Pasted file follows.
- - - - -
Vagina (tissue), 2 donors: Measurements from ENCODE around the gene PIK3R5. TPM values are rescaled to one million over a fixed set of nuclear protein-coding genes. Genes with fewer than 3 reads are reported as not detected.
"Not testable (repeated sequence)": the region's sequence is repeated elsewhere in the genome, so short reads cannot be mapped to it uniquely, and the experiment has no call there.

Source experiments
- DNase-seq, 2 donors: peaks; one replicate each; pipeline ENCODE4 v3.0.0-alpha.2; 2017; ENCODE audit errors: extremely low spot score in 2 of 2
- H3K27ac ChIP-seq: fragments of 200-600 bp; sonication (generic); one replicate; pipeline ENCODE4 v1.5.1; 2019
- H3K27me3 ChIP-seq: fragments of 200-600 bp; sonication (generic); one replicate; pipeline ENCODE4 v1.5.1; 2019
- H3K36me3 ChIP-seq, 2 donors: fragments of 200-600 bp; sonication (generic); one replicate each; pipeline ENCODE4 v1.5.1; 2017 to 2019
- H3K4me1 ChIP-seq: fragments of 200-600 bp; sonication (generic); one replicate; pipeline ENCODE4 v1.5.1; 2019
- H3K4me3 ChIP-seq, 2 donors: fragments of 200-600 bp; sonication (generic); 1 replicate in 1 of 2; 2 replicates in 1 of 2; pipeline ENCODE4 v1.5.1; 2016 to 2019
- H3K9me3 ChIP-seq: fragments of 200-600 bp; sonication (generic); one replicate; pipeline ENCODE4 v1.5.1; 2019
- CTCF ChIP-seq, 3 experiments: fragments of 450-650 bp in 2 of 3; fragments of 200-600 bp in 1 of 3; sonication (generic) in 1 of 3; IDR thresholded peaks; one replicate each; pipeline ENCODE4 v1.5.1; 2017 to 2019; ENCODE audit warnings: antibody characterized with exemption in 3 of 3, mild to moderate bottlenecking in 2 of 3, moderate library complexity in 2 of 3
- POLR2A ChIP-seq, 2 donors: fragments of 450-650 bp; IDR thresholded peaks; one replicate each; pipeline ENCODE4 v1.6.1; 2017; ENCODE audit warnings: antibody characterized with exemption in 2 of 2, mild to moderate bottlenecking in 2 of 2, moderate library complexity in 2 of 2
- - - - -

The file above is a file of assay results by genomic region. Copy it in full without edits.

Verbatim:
Vagina (tissue), 2 donors: Measurements from ENCODE around the gene PIK3R5. TPM values are rescaled to one million over a fixed set of nuclear protein-coding genes. Genes with fewer than 3 reads are reported as not detected.
"Not testable (repeated sequence)": the region's sequence is repeated elsewhere in the genome, so short reads cannot be mapped to it uniquely, and the experiment has no call there.

Source experiments
- DNase-seq, 2 donors: peaks; one replicate each; pipeline ENCODE4 v3.0.0-alpha.2; 2017; ENCODE audit errors: extremely low spot score in 2 of 2
- H3K27ac ChIP-seq: fragments of 200-600 bp; sonication (generic); one replicate; pipeline ENCODE4 v1.5.1; 2019
- H3K27me3 ChIP-seq: fragments of 200-600 bp; sonication (generic); one replicate; pipeline ENCODE4 v1.5.1; 2019
- H3K36me3 ChIP-seq, 2 donors: fragments of 200-600 bp; sonication (generic); one replicate each; pipeline ENCODE4 v1.5.1; 2017 to 2019
- H3K4me1 ChIP-seq: fragments of 200-600 bp; sonication (generic); one replicate; pipeline ENCODE4 v1.5.1; 2019
- H3K4me3 ChIP-seq, 2 donors: fragments of 200-600 bp; sonication (generic); 1 replicate in 1 of 2; 2 replicates in 1 of 2; pipeline ENCODE4 v1.5.1; 2016 to 2019
- H3K9me3 ChIP-seq: fragments of 200-600 bp; sonication (generic); one replicate; pipeline ENCODE4 v1.5.1; 2019
- CTCF ChIP-seq, 3 experiments: fragments of 450-650 bp in 2 of 3; fragments of 200-600 bp in 1 of 3; sonication (generic) in 1 of 3; IDR thresholded peaks; one replicate each; pipeline ENCODE4 v1.5.1; 2017 to 2019; ENCODE audit warnings: antibody characterized with exemption in 3 of 3, mild to moderate bottlenecking in 2 of 3, moderate library complexity in 2 of 3
- POLR2A ChIP-seq, 2 donors: fragments of 450-650 bp; IDR thresholded peaks; one replicate each; pipeline ENCODE4 v1.6.1; 2017; ENCODE audit warnings: antibody characterized with exemption in 2 of 2, mild to moderate bottlenecking in 2 of 2, moderate library complexity in 2 of 2